‘May he rot in that cell’: Family of B.C. woman missing for years faces her killer

Click to play video: 'Former boyfriend of Ashley Simpson pleads guilty to her murder on first day of trial'
Former boyfriend of Ashley Simpson pleads guilty to her murder on first day of trial
The former boyfriend of Ashley Simpson has pleaded guilty to her murder on the first day of his trial. This came as a great relief for her parents who had travelled from Ontario to attend. Catherine Urquhart has the details – Oct 30, 2023

The grief and anger Ashley Simpson’s family suffered after she disappeared without a trace in 2016 was laid bare Wednesday when they faced her killer.

Ashley’s parents, Cindy and John Simpson, travelled from their home in Ontario to a Salmon Arm courtroom to see Derek Lee Matthew Favell, 41, sentenced to life in prison for her second-degree murder. He won’t be eligible for parole for 12 years.

The Simpson family told the court how they had made similar journeys to the Shuswap community many times after Ashley disappeared from there eight years earlier.

For nearly six of those years, they searched forests and fields for a trace of the girl they said was a “bright light” with a love for adventure and the natural world.

However, as they attempted to keep their hopes for Ashley up, the family crumbled under the weight of their shared loss.

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Click to play video: 'Murder charge laid in Ashley Simpson disappearance'
Murder charge laid in Ashley Simpson disappearance

“Watching what this tragedy has done to my wife, my daughters, my grandkids, all her friends … it’s led to significant health issues for my wife myself, we both had to undergo emergency surgeries and it led to my granddaughter down a dark path she’s never recovered from,” said John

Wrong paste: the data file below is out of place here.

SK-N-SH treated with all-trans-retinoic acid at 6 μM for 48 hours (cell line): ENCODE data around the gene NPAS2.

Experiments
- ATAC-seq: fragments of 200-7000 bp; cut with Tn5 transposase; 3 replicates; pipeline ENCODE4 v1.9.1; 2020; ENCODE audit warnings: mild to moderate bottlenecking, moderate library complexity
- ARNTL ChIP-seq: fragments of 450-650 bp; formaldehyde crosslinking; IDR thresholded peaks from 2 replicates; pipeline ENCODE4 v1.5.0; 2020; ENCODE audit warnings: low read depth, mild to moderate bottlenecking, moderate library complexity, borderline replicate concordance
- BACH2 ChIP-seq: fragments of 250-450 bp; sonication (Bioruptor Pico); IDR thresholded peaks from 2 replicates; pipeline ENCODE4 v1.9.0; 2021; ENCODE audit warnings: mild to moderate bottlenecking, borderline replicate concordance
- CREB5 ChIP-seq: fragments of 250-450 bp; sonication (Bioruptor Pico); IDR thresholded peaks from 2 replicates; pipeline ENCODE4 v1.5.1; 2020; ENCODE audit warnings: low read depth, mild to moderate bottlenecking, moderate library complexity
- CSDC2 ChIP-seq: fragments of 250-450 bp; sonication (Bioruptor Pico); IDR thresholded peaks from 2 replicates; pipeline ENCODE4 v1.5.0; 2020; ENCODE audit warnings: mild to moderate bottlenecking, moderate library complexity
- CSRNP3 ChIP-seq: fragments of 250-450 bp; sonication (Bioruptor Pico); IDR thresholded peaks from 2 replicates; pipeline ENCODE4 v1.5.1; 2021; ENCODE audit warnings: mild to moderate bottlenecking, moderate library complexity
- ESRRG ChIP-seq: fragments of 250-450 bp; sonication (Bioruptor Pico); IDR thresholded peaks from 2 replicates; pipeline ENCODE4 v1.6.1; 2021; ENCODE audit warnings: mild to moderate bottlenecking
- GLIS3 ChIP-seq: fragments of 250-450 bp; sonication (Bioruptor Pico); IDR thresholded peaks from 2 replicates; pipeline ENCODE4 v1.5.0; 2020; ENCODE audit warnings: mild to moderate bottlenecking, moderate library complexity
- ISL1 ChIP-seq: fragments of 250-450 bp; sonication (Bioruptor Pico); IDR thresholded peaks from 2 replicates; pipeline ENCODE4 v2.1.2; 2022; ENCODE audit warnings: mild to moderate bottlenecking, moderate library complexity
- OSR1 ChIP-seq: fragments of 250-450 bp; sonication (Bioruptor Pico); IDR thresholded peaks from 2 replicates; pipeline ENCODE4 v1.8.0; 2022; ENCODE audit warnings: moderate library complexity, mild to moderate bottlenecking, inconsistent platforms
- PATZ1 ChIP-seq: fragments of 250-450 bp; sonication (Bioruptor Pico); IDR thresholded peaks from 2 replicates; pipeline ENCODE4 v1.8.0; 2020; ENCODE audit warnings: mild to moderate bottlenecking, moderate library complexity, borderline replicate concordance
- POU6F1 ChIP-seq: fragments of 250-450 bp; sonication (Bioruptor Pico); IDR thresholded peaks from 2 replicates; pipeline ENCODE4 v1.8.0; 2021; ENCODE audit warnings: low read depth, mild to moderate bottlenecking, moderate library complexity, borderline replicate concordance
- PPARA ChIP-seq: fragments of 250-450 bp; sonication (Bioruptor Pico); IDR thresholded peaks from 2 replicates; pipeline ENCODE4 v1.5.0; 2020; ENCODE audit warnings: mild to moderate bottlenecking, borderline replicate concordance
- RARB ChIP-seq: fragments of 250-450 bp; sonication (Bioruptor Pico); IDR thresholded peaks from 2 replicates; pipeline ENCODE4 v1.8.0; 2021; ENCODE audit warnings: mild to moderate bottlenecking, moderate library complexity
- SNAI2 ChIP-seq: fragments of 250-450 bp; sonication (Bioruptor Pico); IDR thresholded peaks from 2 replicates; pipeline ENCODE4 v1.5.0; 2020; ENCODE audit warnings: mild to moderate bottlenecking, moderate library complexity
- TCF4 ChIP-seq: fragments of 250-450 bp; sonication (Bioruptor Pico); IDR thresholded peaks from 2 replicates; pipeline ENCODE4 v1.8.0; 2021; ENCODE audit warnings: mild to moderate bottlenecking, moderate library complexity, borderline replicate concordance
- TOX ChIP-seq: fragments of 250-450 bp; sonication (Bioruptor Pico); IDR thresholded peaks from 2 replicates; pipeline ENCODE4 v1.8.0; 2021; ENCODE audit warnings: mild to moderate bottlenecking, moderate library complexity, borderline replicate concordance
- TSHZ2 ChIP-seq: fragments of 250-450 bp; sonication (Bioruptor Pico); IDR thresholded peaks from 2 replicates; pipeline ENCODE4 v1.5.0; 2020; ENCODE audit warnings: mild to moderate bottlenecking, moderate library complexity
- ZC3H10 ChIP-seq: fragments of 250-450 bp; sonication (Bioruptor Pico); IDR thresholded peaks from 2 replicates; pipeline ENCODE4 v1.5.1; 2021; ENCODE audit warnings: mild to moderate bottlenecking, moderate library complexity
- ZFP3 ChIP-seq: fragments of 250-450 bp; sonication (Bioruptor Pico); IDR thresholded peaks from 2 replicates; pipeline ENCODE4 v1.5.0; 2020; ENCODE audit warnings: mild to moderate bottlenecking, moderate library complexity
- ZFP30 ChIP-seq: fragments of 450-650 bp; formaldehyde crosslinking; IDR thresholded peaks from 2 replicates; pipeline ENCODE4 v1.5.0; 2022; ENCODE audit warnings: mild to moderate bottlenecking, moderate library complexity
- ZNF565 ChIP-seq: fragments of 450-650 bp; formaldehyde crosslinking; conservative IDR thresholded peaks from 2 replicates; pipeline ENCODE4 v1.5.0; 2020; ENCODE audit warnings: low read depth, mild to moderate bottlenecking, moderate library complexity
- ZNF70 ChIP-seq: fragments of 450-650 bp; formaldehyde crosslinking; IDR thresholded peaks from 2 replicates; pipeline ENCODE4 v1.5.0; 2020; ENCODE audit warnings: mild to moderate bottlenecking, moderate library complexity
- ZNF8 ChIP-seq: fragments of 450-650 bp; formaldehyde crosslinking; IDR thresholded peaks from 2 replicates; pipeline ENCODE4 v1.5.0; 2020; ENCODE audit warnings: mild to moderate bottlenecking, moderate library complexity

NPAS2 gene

Ashley’s niece suffered mental health issues that persist even today in the wake of her disappearance.

“No parent should bury their child,” John said.

He added their suffering was compounded by the “torture” of not knowing what happened for the five years and eight months that passed before Favell was arrested.

During that time, John said Favell “was able to live and work, play and lie all the time knowing what he did. Knowing Ashley’s body lay rotting in a ditch for six years.”

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“I’m a decent human being and I will not give a thought to him while he’s locked away, looking for pity, offering up excuses without remorse,” John said.

“How can he call himself a man when he refuses to take responsibility for his actions and spreading lies about my daughter? A life for life is what I say.

“May he rot in that cell. Even a life sentence is not good enough.”

Cindy, Ashley’s mother, offered a similar perspective of their familial grief.

She said the 2,043 days that followed Ashley’s disappearance were akin to being on a “roller-coaster ride” and Favell should be held accountable for that, as well.

Click to play video: 'B.C. RCMP confirm Ashley Simpson’s remains found; boyfriend charged with murder'
B.C. RCMP confirm Ashley Simpson’s remains found; boyfriend charged with murder

“All the time he knew where she was and watched as my family kept going back to Salmon Arm to search, year after year. When they returned with no Ashley, they were feeling guilty that they didn’t find her,” she said. “Our lives were consumed with finding Ashley and, as a family, we shed enough tears to fill a lake.”